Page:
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Dangers of Texting Whilst Driving

Behaviour - Dangers of Texting Whilst Driving
Client: RAC Foundation
Completion Date: 2008
Location: England

In February 2008, the RAC Foundation reported the results of a survey of more than 2000 Facebook users which had examined their tendencies to use a mobile phone for texting whilst driving. The report revealed that 45% of UK drivers used short message services (SMS) whilst driving, particularly young drivers and those with a keen interest in technology. To develop this research further, the RAC Foundation commissioned TRL to study the level of impairment caused by texting whilst driving.

TRL's car driving simulator was used to ensure that the study was carried out in safe, controlled conditions and to enable detailed analysis of performance. 17 young drivers were recruited to take part in the study, all aged between 17 and 24.

Drivers completed one drive as normal (undistracted) and one drive in which they were required to complete a number of text messaging tasks (reading and writing). It was found that participants were significantly impaired in their performance when both reading and writing text messages, with the latter producing the greatest  impairment. Reaction times to trigger stimuli were around 35% slower when writing a text message. This compares to an earlier distraction study looking at alcohol consumption to the legal limit where an increase in reaction time of 12% was recorded, whilst with cannabis, the reaction time slowed by 21%.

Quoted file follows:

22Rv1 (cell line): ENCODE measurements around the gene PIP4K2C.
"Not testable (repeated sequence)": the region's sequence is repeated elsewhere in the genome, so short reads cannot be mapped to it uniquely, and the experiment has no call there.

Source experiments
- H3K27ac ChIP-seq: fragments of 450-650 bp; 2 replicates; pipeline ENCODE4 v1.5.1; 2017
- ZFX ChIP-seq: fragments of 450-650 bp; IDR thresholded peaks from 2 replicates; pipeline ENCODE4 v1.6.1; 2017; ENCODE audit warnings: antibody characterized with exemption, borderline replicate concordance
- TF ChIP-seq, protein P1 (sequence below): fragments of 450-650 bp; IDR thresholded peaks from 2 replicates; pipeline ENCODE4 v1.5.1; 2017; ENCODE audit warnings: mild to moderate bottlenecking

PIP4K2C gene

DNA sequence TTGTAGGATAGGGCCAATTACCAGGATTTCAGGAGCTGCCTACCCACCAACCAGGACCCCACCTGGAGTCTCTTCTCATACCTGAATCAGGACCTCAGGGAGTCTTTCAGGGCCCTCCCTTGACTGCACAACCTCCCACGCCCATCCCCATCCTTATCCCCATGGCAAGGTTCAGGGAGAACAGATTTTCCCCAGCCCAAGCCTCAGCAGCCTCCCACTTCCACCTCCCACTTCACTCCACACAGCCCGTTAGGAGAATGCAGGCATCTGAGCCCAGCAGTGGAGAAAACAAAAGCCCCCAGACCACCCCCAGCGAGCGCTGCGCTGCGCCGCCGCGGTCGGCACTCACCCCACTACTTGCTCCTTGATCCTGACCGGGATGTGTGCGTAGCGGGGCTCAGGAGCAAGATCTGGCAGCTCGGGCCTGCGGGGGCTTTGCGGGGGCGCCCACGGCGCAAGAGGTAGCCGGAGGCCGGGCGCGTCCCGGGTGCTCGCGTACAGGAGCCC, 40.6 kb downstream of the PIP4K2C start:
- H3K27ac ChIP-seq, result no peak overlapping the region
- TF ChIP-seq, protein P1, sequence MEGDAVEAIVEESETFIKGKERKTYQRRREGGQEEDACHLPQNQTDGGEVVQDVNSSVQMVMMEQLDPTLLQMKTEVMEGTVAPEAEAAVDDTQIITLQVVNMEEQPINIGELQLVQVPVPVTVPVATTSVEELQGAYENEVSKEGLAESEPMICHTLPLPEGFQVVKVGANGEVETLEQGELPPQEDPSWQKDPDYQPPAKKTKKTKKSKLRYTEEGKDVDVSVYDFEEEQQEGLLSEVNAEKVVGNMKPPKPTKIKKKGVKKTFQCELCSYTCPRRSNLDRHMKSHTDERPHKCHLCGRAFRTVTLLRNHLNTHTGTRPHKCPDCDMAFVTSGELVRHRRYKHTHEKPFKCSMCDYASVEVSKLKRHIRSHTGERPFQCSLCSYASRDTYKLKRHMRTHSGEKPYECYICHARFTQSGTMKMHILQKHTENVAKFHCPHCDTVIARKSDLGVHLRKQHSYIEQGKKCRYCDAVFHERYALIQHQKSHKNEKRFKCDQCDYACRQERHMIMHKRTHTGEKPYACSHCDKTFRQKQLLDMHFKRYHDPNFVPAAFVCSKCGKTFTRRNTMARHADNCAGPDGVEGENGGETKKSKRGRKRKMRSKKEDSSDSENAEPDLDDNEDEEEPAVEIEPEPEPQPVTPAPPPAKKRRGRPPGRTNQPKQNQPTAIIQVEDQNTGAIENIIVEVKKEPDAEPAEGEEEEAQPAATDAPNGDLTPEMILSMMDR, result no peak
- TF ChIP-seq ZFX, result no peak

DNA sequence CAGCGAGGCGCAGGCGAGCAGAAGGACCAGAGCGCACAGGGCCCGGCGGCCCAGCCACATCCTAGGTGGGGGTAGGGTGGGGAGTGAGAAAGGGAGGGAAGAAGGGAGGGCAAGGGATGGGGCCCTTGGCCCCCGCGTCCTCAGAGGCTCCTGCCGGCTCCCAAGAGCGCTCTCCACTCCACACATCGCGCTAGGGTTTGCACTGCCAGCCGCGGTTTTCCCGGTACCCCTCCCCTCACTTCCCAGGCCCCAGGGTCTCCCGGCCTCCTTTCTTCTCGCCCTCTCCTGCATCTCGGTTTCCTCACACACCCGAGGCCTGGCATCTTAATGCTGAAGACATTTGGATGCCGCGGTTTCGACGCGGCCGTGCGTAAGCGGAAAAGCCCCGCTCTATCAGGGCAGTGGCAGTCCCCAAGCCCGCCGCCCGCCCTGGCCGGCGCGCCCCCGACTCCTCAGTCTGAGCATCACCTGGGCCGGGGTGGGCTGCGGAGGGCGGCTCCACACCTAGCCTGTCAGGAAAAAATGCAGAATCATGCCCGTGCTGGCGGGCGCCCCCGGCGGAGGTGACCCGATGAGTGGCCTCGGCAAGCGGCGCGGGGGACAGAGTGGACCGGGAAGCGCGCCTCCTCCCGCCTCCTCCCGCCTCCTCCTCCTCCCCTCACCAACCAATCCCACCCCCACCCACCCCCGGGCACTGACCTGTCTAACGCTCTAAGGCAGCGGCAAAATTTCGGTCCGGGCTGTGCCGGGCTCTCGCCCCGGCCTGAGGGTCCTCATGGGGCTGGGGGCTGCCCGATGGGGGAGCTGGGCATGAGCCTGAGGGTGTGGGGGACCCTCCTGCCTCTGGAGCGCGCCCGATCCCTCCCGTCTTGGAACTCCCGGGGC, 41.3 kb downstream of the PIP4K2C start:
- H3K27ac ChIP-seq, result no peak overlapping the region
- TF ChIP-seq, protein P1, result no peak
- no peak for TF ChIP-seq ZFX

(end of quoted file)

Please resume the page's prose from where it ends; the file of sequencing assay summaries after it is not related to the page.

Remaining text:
Drivers who were texting slowed significantly, indicating that they recognised the impairment caused by their texting activities and were attempting to mitigate risk by reducing speed. However, drivers also showed significantly greater lateral variability in their lane position when texting, with the vehicle drifting into adjacent lanes far more frequently when texting. This risk is not mitigated by speed reduction and would lead the driver into potential conflict with other traffic.

Overall, the study highlighted that when texting whilst driving, a driver may present a greater accident risk than when at the legal limit for alcohol consumption and reinforced that young drivers should refrain from this dangerous activity.

The RAC Foundation was provided with a report that quantified the impairment caused by texting whilst driving and contrasted this with other typical impairments. The report received significant, widespread media coverage.

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